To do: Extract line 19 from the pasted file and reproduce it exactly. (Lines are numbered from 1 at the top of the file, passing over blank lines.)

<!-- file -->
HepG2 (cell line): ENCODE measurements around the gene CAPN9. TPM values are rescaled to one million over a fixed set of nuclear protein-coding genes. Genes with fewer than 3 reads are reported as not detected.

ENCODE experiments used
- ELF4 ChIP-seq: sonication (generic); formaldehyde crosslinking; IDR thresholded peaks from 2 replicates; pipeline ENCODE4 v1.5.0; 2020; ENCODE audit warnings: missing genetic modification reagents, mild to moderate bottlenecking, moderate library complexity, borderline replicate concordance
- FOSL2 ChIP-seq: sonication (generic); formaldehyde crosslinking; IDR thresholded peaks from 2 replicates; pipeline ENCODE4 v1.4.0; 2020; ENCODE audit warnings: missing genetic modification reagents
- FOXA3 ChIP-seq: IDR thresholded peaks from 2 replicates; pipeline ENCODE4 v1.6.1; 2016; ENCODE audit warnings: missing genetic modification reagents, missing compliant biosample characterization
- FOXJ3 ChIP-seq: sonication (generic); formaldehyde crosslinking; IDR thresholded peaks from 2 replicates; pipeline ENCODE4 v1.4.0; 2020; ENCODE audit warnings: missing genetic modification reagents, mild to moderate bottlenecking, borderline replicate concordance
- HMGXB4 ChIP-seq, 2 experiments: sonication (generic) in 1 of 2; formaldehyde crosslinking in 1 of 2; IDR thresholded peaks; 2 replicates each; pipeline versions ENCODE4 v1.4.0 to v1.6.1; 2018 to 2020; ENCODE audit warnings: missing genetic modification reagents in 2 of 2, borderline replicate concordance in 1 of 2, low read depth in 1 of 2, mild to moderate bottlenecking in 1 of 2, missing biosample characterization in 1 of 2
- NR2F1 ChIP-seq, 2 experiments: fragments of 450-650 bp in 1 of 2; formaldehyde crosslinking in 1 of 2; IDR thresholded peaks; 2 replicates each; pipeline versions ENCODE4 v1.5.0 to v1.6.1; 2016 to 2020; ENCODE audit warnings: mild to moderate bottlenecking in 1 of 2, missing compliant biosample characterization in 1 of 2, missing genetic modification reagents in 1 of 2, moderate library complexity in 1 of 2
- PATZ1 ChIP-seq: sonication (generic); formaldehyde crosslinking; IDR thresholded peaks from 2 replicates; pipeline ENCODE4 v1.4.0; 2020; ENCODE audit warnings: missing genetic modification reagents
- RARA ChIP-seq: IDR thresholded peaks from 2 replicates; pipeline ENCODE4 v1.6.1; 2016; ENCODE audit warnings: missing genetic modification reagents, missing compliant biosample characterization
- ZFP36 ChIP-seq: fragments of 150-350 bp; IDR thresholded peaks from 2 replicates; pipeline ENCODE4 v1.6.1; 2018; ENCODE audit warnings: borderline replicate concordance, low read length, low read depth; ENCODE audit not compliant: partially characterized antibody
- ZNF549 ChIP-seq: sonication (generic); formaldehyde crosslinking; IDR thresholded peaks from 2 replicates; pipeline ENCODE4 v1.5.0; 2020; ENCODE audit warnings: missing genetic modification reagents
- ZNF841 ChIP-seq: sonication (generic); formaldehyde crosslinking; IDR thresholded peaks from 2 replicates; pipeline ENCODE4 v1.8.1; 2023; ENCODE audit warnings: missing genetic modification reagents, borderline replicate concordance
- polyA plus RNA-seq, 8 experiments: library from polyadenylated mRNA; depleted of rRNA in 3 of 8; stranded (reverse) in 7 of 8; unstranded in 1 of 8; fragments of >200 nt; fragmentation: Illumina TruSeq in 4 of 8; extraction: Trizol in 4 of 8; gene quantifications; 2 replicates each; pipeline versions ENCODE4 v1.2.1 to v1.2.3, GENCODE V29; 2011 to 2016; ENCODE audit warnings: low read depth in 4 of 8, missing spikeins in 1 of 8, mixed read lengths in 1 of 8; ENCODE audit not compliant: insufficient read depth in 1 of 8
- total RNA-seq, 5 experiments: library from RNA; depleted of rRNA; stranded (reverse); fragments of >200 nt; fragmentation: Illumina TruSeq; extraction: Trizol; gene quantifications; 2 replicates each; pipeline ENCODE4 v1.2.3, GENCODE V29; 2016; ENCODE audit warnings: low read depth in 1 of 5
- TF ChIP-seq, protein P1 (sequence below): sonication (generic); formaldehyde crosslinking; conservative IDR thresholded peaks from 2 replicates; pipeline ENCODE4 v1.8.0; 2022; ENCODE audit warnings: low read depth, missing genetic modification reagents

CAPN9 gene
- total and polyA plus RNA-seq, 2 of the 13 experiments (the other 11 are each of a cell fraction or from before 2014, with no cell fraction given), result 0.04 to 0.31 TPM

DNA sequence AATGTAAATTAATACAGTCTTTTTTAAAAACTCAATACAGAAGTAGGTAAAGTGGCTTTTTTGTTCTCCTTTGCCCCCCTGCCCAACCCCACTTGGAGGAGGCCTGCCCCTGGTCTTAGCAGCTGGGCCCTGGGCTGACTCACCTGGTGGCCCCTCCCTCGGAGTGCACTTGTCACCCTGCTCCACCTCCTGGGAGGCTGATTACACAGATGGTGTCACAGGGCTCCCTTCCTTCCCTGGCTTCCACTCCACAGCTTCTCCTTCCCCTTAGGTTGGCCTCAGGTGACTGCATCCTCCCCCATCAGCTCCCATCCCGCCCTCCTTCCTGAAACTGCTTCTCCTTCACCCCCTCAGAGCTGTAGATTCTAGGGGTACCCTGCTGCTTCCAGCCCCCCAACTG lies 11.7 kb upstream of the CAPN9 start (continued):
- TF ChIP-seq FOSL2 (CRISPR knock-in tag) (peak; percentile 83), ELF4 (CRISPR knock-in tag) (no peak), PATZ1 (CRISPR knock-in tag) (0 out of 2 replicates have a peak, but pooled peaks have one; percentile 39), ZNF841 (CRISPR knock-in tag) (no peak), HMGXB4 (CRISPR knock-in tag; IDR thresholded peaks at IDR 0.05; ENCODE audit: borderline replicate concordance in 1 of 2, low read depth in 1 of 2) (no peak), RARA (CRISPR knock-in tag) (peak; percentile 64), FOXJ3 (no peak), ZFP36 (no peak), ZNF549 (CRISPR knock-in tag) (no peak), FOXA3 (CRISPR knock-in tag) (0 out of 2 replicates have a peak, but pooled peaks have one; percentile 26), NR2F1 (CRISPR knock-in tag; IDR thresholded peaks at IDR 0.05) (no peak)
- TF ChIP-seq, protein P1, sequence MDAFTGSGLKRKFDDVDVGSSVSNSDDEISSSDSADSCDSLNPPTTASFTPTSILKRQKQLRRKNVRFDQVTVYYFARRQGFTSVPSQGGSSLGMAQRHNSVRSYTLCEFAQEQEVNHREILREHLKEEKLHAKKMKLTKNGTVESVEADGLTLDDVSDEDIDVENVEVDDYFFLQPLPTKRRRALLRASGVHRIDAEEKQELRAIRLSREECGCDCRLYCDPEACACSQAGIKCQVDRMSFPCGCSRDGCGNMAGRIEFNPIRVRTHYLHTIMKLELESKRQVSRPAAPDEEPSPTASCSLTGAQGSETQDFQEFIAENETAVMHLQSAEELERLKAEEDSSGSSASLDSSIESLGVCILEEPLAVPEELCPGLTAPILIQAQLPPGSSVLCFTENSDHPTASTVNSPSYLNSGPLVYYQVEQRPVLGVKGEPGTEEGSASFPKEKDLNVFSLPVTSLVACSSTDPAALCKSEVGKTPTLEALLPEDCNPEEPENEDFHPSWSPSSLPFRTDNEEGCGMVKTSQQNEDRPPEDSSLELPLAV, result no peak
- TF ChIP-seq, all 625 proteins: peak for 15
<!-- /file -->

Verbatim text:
DNA sequence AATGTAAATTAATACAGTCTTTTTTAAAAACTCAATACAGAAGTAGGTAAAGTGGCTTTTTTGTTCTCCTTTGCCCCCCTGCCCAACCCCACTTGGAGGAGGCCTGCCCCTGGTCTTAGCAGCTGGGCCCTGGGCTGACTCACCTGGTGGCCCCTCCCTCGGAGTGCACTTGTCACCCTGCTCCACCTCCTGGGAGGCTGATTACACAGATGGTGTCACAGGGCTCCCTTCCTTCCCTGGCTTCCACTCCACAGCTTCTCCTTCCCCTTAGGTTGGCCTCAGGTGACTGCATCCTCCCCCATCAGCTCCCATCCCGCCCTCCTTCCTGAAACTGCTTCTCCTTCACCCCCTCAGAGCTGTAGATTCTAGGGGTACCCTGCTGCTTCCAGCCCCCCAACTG lies 11.7 kb upstream of the CAPN9 start (continued):